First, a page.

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The 3 most surprising Social Security advantages you can get

The 3 most surprising Social Security advantages you can get

Social Security provides a key financial lifeline for the majority of U.S. retirees, but it’s not always simple to navigate all of its rules and requirements. With many obscure provisions that aren’t simple to find, it can be simple to leave little-known advantages on the table unclaimed.

Once you know what Social Security advantages you’re supposed to get, you can follow up and claim them. Below are three often-neglected provisions that many Social Security participants are surprised to discover.

  1. Advantages for ex-spouses

One of the most confusing set of rules in the Social Security world deals with divorced couples and Social Security advantages. In general, if you were married for 10 years or more and then divorced, then you can collect spousal or survivor advantages on an ex-spouse’s work history. But if you cut the knot before hitting your 10th anniversary, then you’re out of luck.

Where things get complicated is when it appears to remarriage. If your ex is still living, then ex-spousal advantages are only available if you haven’t remarried. Note that you can still get advantages if you’re single, even if your ex remarried. But there’s an even bigger wrinkle here: If you remarry, but that subsequent marriage ends due to death or divorce, then you once again become eligible to claim advantages based on your first ex-spouse’s work history.

If your ex has passed away, then survivor advantages have even more complicated rules. If you remarried before turning 60, then remarriage again takes away the right to survivor advantages on an ex’s work history. But those who wait until 60 or older before remarrying don’t lose their rights to survivor advantages. That can create some odd windfall opportunities, so make sure you know about them.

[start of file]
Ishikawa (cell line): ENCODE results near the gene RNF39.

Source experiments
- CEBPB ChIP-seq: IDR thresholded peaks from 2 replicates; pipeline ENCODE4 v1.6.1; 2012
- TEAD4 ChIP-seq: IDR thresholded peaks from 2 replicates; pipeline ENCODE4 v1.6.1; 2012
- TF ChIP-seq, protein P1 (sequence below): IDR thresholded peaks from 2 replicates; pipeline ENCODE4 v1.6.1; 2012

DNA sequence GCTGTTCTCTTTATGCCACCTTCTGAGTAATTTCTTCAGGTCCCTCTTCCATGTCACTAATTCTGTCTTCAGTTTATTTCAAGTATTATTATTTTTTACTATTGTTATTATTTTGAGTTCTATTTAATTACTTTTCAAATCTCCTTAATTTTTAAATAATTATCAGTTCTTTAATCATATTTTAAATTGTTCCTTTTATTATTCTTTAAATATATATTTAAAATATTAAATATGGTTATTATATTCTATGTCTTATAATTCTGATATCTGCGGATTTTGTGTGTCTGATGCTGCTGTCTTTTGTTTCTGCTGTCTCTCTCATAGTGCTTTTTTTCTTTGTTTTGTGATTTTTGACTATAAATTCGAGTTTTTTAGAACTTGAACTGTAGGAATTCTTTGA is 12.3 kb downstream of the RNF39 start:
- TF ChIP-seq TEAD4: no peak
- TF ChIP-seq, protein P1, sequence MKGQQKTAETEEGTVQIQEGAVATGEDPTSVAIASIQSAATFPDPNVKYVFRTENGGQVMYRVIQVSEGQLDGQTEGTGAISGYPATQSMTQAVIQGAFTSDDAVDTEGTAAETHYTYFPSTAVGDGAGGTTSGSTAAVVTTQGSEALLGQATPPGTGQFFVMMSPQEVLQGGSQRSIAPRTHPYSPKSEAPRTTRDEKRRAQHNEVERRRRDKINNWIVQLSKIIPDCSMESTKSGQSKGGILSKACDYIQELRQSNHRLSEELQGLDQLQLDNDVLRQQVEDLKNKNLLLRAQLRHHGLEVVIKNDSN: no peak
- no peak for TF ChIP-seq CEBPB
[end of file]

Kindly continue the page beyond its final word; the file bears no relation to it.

1. The lump-sum death benefit

Social Security’s most attractive quality is that it makes monthly payments that in most cases extend for the rest of your lifetime. That ensures that even if your retirement savings run out, your Social Security advantages won’t.

It’s probably because of this that most people don’t really think very much about one small lump-sum benefit that Social Security pays. Upon a person’s death, Social Security makes a one-time payment of $255 if there’s an eligible person to receive it. Surviving spouses are almost always eligible, and children can also receive the payment if the child gets Social Security advantages or qualifies for advantages due to the death of the parent. That’s most often the case when the child is younger than 18 or still in high school, although disabled children of any age are typically eligible as well. Even though $255 isn’t a huge amount, it’s worth taking if you’re eligible to get it.

  1. Early survivor advantages that you can take independent of your own retirement benefit

Another benefit that comes up when a spouse passes away is the survivor benefit. Like regular retirement advantages, survivor advantages are monthly payments that can last the rest of your life. Unlike most advantages, however, you’re allowed to claim survivor advantages without being deemed to have claimed your own retirement advantages at the same time, or vice versa. That makes for some interesting planning opportunities that in some cases let you get some money now and more later than you’d otherwise be able to get.

One feature of survivor advantages for spouses is that you’re allowed to claim them as early as age 60, with an even younger 50-year-old limit if you’re disabled. Social Security might not even be on your radar screen at that age, and if you’re not aware of the survivor provisions, then you can inadvertently miss out on years of monthly payments.

Get what you deserve

Not all Social Security advantages are obvious, and it’s up to you in most cases to make sure you get what’s coming to you. By being aware of these three little-understood provisions, you’ll make sure that you get all the advantages you deserve rather than missing out on substantial amounts of money for your retirement.

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